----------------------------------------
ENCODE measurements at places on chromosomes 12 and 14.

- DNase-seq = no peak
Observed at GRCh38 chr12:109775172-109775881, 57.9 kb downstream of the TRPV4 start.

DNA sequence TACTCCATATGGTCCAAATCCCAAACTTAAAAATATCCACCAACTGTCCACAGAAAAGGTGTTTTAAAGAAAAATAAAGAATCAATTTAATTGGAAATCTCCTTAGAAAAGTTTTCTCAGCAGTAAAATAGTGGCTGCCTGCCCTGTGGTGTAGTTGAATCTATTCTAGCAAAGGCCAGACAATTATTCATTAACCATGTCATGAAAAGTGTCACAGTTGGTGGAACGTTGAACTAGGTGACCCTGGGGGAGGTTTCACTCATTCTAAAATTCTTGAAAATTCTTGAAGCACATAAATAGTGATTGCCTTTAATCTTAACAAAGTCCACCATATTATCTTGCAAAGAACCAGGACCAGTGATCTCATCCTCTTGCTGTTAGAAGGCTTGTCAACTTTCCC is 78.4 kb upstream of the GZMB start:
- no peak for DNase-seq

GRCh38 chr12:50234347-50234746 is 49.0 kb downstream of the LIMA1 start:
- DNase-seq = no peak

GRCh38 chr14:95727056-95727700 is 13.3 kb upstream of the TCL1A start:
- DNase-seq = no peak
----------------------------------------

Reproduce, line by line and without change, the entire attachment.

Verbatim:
ENCODE measurements at places on chromosomes 12 and 14.

- DNase-seq = no peak
Observed at GRCh38 chr12:109775172-109775881, 57.9 kb downstream of the TRPV4 start.

DNA sequence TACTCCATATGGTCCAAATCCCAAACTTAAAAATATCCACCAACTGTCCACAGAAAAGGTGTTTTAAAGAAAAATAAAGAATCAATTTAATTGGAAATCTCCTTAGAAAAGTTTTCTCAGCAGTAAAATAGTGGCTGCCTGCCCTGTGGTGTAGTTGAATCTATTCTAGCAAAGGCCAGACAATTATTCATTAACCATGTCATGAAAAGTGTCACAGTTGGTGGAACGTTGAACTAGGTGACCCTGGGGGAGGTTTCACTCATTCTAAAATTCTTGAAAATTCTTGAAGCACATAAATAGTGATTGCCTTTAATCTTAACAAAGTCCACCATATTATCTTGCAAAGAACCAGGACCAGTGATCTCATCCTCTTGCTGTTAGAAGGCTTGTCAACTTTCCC is 78.4 kb upstream of the GZMB start:
- no peak for DNase-seq

GRCh38 chr12:50234347-50234746 is 49.0 kb downstream of the LIMA1 start:
- DNase-seq = no peak

GRCh38 chr14:95727056-95727700 is 13.3 kb upstream of the TCL1A start:
- DNase-seq = no peak